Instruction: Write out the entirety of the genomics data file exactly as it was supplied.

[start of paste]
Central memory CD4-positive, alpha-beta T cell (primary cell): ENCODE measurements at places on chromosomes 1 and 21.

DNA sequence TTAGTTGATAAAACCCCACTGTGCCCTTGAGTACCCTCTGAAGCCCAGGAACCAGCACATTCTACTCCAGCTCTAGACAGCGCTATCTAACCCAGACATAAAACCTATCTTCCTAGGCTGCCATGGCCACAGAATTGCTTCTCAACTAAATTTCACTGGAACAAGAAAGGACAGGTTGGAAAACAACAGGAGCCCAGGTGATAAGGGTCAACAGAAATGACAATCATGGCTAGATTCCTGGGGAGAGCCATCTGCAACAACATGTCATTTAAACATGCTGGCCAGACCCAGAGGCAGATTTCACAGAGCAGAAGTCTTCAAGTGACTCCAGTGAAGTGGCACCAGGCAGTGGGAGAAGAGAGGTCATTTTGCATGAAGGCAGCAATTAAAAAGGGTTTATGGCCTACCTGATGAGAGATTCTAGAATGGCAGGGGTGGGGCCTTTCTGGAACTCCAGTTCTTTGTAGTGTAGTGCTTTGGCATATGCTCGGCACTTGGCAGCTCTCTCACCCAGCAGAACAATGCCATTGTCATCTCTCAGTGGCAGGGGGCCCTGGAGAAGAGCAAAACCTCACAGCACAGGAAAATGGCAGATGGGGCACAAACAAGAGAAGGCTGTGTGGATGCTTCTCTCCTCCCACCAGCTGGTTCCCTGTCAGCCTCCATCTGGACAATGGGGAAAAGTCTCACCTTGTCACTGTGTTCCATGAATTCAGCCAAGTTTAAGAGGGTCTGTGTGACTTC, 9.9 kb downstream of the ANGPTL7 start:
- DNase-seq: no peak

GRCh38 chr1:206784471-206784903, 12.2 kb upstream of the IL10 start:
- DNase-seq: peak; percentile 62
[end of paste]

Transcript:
Central memory CD4-positive, alpha-beta T cell (primary cell): ENCODE measurements at places on chromosomes 1 and 21.

DNA sequence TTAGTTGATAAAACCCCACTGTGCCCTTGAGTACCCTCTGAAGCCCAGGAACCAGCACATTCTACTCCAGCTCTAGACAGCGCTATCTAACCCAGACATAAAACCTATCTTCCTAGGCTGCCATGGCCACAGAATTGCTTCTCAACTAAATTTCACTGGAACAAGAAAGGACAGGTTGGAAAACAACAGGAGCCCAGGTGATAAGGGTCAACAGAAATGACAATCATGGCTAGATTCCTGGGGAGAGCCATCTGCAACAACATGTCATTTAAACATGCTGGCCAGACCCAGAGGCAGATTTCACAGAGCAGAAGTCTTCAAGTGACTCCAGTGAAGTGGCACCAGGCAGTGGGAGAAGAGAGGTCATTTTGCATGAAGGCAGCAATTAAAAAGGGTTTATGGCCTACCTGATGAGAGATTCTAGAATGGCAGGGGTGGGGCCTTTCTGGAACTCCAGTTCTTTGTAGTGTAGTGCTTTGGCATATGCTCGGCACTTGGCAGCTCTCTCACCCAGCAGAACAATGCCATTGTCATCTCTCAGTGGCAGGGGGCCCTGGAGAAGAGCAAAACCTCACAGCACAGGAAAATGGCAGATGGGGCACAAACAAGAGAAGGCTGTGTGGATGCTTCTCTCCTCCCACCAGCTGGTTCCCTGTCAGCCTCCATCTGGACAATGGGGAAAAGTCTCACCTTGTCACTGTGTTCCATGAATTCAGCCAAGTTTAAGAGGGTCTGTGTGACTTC, 9.9 kb downstream of the ANGPTL7 start:
- DNase-seq: no peak

GRCh38 chr1:206784471-206784903, 12.2 kb upstream of the IL10 start:
- DNase-seq: peak; percentile 62